Professor Du says he believes that despite alarms over the U.S. so-called pivot to the Pacific, it does not mean Washington is planning to interfere in specific territorial claims. “The U.S. has a big security interest in the area, but at the same time its official position is to maintain neutrality in the disputes, and also to solve the matters peacefull,.” he said.

China says Premier Wen Jiabao will represent Beijing at the East Asia Summit in Phnom Penh next week.

VOA

Can ASEAN Unite On South China Sea?

The Philippines has fired its first political salvo at China and Cambodia ahead of upcoming regional summits, calling on the 10 members of the Association of South East Asian Nations (ASEAN) to forge a united front over the South China Sea dispute.

A major summit between Southeast nations is getting underway. The South China Sea dispute, which affects many countries participating, will require leaders to steer talks through extremely choppy waters.

Speaking to reporters ahead of the ASEAN and East Asia Summit, which is attracting leaders from around the world, Philippine President Benigno Aquino said ASEAN should speak with one voice, particularly given that four ASEAN countries have overlapping territorial claims in the sea.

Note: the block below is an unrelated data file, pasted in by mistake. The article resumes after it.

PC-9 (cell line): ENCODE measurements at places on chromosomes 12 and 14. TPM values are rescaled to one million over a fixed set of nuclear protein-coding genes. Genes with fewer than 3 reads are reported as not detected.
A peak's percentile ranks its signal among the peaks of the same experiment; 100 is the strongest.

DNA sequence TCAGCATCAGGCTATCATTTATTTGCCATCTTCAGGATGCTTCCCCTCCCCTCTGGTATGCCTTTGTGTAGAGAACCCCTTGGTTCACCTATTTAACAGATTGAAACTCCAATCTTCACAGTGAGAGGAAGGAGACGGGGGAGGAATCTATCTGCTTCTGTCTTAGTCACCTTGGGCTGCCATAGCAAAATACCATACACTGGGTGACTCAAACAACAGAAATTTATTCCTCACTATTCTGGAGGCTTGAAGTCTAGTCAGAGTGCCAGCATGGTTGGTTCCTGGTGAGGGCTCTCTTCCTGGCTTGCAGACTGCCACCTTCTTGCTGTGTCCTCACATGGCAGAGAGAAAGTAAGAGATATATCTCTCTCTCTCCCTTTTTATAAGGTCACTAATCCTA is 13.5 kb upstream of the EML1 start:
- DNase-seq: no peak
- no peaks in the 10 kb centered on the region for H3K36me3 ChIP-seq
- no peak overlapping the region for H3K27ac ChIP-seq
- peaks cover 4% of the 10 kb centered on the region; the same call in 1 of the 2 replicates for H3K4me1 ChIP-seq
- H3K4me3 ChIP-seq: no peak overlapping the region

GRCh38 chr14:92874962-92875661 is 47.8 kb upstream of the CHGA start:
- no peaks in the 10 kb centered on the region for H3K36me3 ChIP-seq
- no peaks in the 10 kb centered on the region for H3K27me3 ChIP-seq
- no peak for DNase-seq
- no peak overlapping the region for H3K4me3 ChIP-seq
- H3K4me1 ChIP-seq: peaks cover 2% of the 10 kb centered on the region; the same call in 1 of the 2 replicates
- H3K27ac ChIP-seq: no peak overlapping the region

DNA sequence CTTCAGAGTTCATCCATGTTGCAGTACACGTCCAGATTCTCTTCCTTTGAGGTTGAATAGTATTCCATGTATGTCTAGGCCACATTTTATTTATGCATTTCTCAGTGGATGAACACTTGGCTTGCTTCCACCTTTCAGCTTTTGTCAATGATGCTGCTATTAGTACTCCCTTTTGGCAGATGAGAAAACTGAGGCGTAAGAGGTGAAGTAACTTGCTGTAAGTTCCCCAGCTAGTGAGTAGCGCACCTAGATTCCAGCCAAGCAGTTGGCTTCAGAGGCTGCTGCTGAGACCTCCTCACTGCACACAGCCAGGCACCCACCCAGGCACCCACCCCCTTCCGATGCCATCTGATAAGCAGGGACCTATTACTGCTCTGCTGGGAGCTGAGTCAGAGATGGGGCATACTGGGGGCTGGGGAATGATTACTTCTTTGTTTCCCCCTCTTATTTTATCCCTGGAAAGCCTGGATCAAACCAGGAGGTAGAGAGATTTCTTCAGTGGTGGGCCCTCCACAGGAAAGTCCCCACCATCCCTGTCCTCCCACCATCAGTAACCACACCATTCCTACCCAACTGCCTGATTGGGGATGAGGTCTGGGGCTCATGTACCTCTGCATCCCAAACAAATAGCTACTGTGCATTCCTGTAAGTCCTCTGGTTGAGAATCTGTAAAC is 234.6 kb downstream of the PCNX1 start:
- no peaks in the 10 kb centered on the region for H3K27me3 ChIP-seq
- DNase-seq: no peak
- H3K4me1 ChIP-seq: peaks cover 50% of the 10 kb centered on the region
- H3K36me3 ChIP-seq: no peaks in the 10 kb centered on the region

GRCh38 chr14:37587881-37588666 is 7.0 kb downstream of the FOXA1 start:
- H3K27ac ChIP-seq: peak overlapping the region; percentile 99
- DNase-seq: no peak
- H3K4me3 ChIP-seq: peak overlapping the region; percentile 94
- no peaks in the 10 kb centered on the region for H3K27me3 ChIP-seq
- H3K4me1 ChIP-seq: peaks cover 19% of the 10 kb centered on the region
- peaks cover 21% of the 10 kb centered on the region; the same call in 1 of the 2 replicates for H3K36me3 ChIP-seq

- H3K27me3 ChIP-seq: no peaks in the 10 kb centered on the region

“We can talk to the other claimants that aren’t ASEAN members but since we want to maintain ASEAN’s centrality, we must have just one voice in ASEAN,” he said.

China claims virtually the entire South China Sea and Aquino’s comments will almost certainly upset Beijing, which wants to deal with each of its disputed claims with ASEAN members on a bilateral basis. The Spratly Islands, located in the disputed territory, are also claimed in full or in part by The Philippines, Vietnam, Taiwan, Malaysia and Brunei.

China, Vietnam and Taiwan also have conflicting claims over the Paracel Islands.